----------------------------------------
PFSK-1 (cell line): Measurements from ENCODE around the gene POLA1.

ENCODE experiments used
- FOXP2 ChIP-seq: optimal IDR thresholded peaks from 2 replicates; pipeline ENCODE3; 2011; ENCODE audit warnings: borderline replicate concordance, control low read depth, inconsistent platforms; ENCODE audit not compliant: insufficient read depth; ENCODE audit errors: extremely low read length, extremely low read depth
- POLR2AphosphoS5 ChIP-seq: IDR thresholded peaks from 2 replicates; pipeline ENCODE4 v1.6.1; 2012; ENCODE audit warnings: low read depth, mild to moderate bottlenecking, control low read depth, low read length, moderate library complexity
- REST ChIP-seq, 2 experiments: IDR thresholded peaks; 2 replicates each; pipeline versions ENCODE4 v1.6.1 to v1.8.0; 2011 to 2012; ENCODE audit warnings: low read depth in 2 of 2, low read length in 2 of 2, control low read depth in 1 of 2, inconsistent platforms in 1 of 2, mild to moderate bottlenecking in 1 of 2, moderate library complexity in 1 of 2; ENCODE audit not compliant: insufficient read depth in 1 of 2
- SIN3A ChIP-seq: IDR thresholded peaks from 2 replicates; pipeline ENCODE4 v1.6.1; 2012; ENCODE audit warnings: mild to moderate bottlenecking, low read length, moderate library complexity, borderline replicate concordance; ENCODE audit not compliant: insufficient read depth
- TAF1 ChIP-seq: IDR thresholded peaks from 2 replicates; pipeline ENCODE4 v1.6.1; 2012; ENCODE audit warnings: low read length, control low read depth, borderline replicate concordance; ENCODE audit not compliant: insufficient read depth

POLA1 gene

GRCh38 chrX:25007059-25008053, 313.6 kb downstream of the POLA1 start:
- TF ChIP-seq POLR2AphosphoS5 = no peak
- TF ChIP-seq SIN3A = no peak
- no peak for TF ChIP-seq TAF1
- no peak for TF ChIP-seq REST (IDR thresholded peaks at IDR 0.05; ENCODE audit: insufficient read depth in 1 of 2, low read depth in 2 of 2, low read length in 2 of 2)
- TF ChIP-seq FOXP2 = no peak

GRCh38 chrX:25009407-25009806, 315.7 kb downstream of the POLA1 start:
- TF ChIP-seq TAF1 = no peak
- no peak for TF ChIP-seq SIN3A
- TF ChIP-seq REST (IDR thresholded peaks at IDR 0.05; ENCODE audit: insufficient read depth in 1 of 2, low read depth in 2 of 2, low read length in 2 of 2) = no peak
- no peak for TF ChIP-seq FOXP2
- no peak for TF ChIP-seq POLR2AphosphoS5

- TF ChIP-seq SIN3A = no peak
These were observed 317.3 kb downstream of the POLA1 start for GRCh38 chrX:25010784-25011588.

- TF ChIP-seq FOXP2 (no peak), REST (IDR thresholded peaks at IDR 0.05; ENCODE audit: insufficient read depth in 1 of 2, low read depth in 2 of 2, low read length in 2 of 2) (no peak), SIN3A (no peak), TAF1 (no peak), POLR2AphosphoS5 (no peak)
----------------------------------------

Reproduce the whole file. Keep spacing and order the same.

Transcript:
PFSK-1 (cell line): Measurements from ENCODE around the gene POLA1.

ENCODE experiments used
- FOXP2 ChIP-seq: optimal IDR thresholded peaks from 2 replicates; pipeline ENCODE3; 2011; ENCODE audit warnings: borderline replicate concordance, control low read depth, inconsistent platforms; ENCODE audit not compliant: insufficient read depth; ENCODE audit errors: extremely low read length, extremely low read depth
- POLR2AphosphoS5 ChIP-seq: IDR thresholded peaks from 2 replicates; pipeline ENCODE4 v1.6.1; 2012; ENCODE audit warnings: low read depth, mild to moderate bottlenecking, control low read depth, low read length, moderate library complexity
- REST ChIP-seq, 2 experiments: IDR thresholded peaks; 2 replicates each; pipeline versions ENCODE4 v1.6.1 to v1.8.0; 2011 to 2012; ENCODE audit warnings: low read depth in 2 of 2, low read length in 2 of 2, control low read depth in 1 of 2, inconsistent platforms in 1 of 2, mild to moderate bottlenecking in 1 of 2, moderate library complexity in 1 of 2; ENCODE audit not compliant: insufficient read depth in 1 of 2
- SIN3A ChIP-seq: IDR thresholded peaks from 2 replicates; pipeline ENCODE4 v1.6.1; 2012; ENCODE audit warnings: mild to moderate bottlenecking, low read length, moderate library complexity, borderline replicate concordance; ENCODE audit not compliant: insufficient read depth
- TAF1 ChIP-seq: IDR thresholded peaks from 2 replicates; pipeline ENCODE4 v1.6.1; 2012; ENCODE audit warnings: low read length, control low read depth, borderline replicate concordance; ENCODE audit not compliant: insufficient read depth

POLA1 gene

GRCh38 chrX:25007059-25008053, 313.6 kb downstream of the POLA1 start:
- TF ChIP-seq POLR2AphosphoS5 = no peak
- TF ChIP-seq SIN3A = no peak
- no peak for TF ChIP-seq TAF1
- no peak for TF ChIP-seq REST (IDR thresholded peaks at IDR 0.05; ENCODE audit: insufficient read depth in 1 of 2, low read depth in 2 of 2, low read length in 2 of 2)
- TF ChIP-seq FOXP2 = no peak

GRCh38 chrX:25009407-25009806, 315.7 kb downstream of the POLA1 start:
- TF ChIP-seq TAF1 = no peak
- no peak for TF ChIP-seq SIN3A
- TF ChIP-seq REST (IDR thresholded peaks at IDR 0.05; ENCODE audit: insufficient read depth in 1 of 2, low read depth in 2 of 2, low read length in 2 of 2) = no peak
- no peak for TF ChIP-seq FOXP2
- no peak for TF ChIP-seq POLR2AphosphoS5

- TF ChIP-seq SIN3A = no peak
These were observed 317.3 kb downstream of the POLA1 start for GRCh38 chrX:25010784-25011588.

- TF ChIP-seq FOXP2 (no peak), REST (IDR thresholded peaks at IDR 0.05; ENCODE audit: insufficient read depth in 1 of 2, low read depth in 2 of 2, low read length in 2 of 2) (no peak), SIN3A (no peak), TAF1 (no peak), POLR2AphosphoS5 (no peak)